I’ve struggled for a long time to write this. As someone who’s paid to write, and writing about something important to me, this article should be easy. Yet I can’t shake the feeling this is all a load of sanctimonious nonsense from someone who doesn’t walk the talk.
Confused? Earlier last year I set out to change my world and rock yours (or at least, the readers of the Salvation Army magazine I write for). I’ve been interested for a long time in fair trade and ethical buying. As a Christian, I believe God’s desire for us to show his love everywhere includes having a deep compassion for the poor, not exploiting them to make ourselves more comfortable.
And I believe the market forces of unethical shopping create a huge amount of the preventable suffering in the world today. It genuinely isn’t an exaggeration to say that with our shopping we fund wars, sickness, slavery and the destruction of God’s creation.
In one of his more famous sermons, American pastor Tony Campolo described the Kingdom of God as “transformed people, living in a transformed world. People who radiate love – a society marked by justice.” I want to be part of that Kingdom, and if unethical shopping is getting in the way, I want to change it.
However, doing things the right way doesn’t always seem easy in New Zealand. So, I set out to find out how I could transform my shopping to be fully ethical and write a guide to help other people do the same.
Predictably, I dug up some great info, made a cool looking list of ways other people could change their spending … and barely changed my own. I stopped eating Vegemite, changed the brands of some grocery items, bought a couple of ethically made t-shirts. Still it all amounted to a pretty small part of my spending.
Everywhere I looked I found something more I could or should do, till it became overwhelming and felt like it would never be sufficient. It began to feel like the scene at the end of Schindler’s List where Oscar Schindler breaks down, feeling like he didn’t do enough and pointing out at all the different things he could have sold to save more Jews from the concentration camps.
While it’s true I could always do more, it’s not all hopeless, and this article is not a massive pity party. The reality is we’ve made huge strides in the area of ethical shopping. Even in New Zealand it’s clear Kiwis care. In 2014 (the most recent figures I can find) we spent $85 million on Fair Trade products. That’s just on stuff with a Fair Trade or Trade Aid label, not including all the other ethically-minded brands, and it’s up 28 per cent on 2013.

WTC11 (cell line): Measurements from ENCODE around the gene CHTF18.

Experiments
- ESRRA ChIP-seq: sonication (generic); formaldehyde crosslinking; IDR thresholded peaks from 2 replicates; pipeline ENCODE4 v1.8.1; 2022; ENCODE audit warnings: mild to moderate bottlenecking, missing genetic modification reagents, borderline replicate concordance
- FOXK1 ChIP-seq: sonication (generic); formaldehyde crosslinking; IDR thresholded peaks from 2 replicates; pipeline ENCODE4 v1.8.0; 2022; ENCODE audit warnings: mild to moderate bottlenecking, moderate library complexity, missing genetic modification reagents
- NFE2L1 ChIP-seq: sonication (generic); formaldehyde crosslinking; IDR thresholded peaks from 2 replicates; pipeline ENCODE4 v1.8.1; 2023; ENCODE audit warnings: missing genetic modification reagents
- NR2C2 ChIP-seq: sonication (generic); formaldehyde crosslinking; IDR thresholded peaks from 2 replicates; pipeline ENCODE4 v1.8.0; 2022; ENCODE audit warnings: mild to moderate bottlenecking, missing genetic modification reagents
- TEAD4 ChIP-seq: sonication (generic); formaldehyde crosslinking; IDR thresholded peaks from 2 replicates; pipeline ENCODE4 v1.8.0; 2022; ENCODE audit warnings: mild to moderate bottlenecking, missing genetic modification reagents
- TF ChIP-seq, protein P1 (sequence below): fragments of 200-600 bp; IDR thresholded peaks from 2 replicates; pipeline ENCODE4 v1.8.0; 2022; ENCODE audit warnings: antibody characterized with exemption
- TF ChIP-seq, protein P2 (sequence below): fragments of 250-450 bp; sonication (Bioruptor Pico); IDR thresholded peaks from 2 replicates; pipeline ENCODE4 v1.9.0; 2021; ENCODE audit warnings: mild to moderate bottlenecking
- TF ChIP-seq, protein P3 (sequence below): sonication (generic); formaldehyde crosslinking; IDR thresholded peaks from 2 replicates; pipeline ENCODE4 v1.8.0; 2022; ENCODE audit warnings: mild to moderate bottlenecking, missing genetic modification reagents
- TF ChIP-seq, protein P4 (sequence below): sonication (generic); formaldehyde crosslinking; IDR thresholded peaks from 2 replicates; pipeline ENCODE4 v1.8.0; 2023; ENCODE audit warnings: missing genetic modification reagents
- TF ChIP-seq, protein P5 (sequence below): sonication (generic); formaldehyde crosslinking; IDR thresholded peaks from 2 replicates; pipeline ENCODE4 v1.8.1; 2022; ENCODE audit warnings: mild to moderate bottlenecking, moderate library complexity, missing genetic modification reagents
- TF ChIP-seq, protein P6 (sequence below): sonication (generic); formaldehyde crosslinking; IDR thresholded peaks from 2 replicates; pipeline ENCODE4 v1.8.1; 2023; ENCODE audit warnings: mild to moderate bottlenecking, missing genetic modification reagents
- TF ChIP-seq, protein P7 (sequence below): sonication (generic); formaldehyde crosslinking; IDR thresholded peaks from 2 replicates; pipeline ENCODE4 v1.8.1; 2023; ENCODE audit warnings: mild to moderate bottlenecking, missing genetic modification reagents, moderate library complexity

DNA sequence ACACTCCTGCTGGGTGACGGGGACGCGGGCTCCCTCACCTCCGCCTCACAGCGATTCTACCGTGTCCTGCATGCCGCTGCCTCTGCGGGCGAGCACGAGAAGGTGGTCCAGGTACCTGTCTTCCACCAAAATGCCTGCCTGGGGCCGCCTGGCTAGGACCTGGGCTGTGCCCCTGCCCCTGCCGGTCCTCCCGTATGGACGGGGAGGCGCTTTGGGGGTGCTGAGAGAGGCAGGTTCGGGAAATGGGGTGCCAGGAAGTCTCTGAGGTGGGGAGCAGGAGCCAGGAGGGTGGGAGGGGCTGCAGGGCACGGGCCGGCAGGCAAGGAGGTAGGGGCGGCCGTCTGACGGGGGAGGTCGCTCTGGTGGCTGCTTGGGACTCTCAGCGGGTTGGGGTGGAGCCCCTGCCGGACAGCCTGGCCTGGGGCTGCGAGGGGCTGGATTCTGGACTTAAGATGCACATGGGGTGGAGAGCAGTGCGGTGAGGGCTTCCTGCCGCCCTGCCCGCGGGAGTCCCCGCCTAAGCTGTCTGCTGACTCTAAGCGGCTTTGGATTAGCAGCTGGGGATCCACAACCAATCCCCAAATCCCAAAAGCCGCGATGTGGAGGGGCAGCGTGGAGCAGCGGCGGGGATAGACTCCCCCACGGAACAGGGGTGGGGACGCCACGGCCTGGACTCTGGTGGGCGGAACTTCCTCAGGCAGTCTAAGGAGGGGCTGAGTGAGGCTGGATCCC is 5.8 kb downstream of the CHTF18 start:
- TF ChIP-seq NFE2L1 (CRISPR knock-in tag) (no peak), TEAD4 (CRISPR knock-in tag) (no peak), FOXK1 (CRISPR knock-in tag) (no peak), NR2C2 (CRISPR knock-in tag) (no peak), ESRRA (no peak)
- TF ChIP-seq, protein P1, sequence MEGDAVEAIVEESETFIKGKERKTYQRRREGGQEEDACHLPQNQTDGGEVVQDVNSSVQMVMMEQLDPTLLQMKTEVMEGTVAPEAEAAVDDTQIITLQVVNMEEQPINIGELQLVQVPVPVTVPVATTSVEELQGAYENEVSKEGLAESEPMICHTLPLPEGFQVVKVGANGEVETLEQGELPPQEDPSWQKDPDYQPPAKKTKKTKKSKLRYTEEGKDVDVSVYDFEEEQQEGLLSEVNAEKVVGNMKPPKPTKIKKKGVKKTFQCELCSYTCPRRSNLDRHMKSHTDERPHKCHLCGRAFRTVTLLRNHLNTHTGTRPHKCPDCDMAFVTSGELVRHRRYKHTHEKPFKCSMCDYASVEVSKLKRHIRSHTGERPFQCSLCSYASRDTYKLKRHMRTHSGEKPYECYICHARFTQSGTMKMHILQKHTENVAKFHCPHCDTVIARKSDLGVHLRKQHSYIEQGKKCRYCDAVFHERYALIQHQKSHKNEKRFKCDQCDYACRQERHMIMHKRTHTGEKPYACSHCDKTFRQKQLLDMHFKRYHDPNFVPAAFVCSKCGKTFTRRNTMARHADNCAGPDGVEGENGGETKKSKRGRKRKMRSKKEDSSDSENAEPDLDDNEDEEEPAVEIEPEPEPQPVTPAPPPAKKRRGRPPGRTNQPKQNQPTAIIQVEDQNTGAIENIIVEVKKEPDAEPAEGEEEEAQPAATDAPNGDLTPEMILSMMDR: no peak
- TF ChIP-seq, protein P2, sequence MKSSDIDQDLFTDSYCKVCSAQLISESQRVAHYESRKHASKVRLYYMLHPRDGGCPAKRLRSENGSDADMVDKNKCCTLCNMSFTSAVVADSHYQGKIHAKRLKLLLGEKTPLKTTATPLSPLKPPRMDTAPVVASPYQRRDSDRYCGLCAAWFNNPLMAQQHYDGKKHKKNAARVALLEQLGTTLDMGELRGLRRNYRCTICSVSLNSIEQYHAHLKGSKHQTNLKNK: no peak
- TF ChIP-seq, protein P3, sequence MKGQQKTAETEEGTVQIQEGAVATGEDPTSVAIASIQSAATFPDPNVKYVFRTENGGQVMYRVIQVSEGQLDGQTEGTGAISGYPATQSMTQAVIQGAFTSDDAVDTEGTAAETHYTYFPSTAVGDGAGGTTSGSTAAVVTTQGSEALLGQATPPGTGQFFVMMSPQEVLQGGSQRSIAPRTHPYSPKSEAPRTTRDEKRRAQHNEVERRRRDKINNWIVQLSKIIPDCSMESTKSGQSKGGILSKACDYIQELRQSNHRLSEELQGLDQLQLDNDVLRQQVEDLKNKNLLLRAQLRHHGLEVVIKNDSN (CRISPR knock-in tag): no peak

Ethical shopping is now a huge market and even the biggest, most cynical brands are paying attention. Fair Trade coffee is in almost every cafe, ethical bananas and chocolate in almost every supermarket. Why? Because people like you and me insist on it. We’ve even forced Nestle and Mars to try and buy us back by adding a tiny run of slightly more ethical chocolate bars. (This practice now known as ‘fair washing’ is frustrating, but also a sign of the power ethical shoppers worldwide now wield.)
It’s true: every dollar you spend (and don’t spend) is a vote for what you believe in. Every dollar we spend adds up to millions of votes for change and changes the world – easy right?
Steps towards change
Well, no, clearly not easy, but fortunately it’s just like being a disciple. As disciples of Jesus, we’re trying constantly to become more like him and in doing so we build God’s Kingdom. However, as frustrating as I find it, that doesn’t happen overnight; it is a slow walk of small changes that are heading towards a bigger goal.
It’s the same with changing the global market place and its ethics. I’ll never change the ethics of the global market and neither will you – but together huge numbers have and will. Our job is to join those numbers: to commit to small, practical steps that change our world.
I started with only buying ethical coffee and chocolate. Then I got an ethical shopping app to get informed and make changes in my supermarket shop. This year I hope to make more use of the Internet, where there’s an ethical company for anything you want, doing cool stuff at decent prices. I’m also aiming to fight our obsession for new and commit to buying more second hand or not at all. And hopefully, slowly, I’ll move from being a hypocritical religious person to a humble disciple, maybe even a person who radiates love and leaves a mark of justice.
Robin works as a writer for the Salvation Army in New Zealand. His research into ethical shopping can be read at http://goo.gl/7FeR9x
If every dollar you spend is a vote, what sort of vote have you been casting?
What can you do to become more informed about the products you purchase?
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